Alabama On Offense

Last season, Alabama lost to LSU in overtime while taking a more or less conservative approach on offense.  Negative plays in the red zone, an interception and four missed field goals resulted in a loss even though Alabama unquestionably outplayed LSU that evening.  In the BCS rematch, after having a month to prepare for the LSU defense, Alabama changed the script dramatically and used play action passes on first down, attacking and whipping the Phoney Badger in coverage.  While most fans think that Bama took what it wanted from the Honey Tadger that night, what most people forget is that Alabama once again bogged down in the red zone and was forced to kick five field goals to win the game (Trent Richardson scored a touchdown in the 4th quarter when the game was no longer in doubt).  So, what the Lighthouse is telling you is, even with over a month to prepare, LSU’s defense has been largely successful in the last two meetings so expecting to dominate LSU’s defense would be crazy talk.  However, this Bengal Tiger defense isn’t nearly as good as last year’s defense so I do expect to find the LSU end zone more than once this week.  We think, too, that the Tide offensive coaches will be able to successfully implement the same plan they used in the BCS game.  Why?  Here’s what to watch for….

Vanilla Ice:  LSU’s defensive scheme isn’t anything elaborate.  LSU lines up big, strong and fast defensive linemen and they send them on a seek and destroy mission on every down.  You typically don’t see many stunts, slants or games as they are simply good enough to line up and beat you into submission.  This simplicity means they can play fast and “sic em” but it also means they are much, much easier to game plan for.  You shouldn’t see any busted assignments by the offensive line and you should see Bama take advantage of what the Tiger defense give them…which is….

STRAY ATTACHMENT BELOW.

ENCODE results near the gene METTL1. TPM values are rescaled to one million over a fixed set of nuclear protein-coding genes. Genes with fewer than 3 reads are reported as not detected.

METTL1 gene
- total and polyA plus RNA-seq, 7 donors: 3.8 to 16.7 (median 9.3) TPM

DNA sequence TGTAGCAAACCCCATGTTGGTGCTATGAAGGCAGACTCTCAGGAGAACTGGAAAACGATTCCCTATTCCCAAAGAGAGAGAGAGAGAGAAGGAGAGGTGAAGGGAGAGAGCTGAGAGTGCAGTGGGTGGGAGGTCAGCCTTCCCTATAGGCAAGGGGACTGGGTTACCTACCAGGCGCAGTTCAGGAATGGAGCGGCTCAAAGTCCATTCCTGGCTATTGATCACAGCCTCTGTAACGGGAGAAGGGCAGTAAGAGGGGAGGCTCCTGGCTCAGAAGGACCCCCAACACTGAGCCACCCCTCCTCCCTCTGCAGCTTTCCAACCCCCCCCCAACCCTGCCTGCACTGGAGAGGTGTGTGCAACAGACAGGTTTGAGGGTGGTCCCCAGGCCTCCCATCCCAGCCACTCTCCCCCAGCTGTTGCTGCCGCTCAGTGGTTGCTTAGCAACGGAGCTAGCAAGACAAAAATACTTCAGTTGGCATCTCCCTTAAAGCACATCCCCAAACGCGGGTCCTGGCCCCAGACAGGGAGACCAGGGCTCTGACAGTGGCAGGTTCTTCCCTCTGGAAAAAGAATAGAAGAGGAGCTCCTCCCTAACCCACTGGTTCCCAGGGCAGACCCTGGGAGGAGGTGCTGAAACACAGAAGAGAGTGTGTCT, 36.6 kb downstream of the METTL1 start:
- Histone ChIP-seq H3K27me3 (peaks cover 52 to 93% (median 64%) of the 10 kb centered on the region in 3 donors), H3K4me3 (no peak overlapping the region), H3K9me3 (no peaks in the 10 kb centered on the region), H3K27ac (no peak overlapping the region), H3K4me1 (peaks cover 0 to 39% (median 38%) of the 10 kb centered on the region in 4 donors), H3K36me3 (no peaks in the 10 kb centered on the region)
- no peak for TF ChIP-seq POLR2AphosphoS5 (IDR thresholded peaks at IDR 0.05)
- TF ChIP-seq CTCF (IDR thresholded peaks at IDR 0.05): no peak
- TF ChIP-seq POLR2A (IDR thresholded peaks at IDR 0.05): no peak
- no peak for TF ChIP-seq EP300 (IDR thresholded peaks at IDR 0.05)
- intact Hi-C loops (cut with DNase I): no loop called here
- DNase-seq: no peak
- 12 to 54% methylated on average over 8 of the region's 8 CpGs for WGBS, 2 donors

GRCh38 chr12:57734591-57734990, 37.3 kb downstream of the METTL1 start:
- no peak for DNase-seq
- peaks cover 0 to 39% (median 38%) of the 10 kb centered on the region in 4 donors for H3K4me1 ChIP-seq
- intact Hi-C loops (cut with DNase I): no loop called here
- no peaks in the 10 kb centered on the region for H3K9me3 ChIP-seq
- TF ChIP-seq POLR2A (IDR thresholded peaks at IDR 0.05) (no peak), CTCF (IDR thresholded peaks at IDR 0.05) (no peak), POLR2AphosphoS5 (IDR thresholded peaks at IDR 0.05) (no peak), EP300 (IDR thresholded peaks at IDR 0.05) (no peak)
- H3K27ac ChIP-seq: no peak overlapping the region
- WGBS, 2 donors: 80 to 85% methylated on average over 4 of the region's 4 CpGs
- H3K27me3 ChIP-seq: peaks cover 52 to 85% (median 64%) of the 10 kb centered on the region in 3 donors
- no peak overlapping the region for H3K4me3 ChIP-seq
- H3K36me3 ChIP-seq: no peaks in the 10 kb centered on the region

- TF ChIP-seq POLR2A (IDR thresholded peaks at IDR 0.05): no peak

Take it to the Limit:  One more time, Alabama’s coaching staff is devising a game plan to exploit the LSU defense and, the last time, the game plan was outstanding.  Bama used a strong play action passing game which held the linebackers and safeties in place while the Tide receivers exploited the flaws in the Tiger coverages.  The Tigers typically play two deep safeties and try not to give up anything deep or anything over the deep middle.  The linebackers typically either drop as deep as they can or, sometimes, they’ll match up wide in the slot against a wide receiver.  Advantage Bama here.  Look for Alabama to hit short dink passes to the backs out of the backfield in front of the linebackers when they drop deep.  Then, look for the slot receivers to take an inside release and spring wide open behind the linebackers when they are forced to come up or are held in place by play action.  Bama’s play action game should wreak havoc against the Tigers once again from what we’ve seen on tape.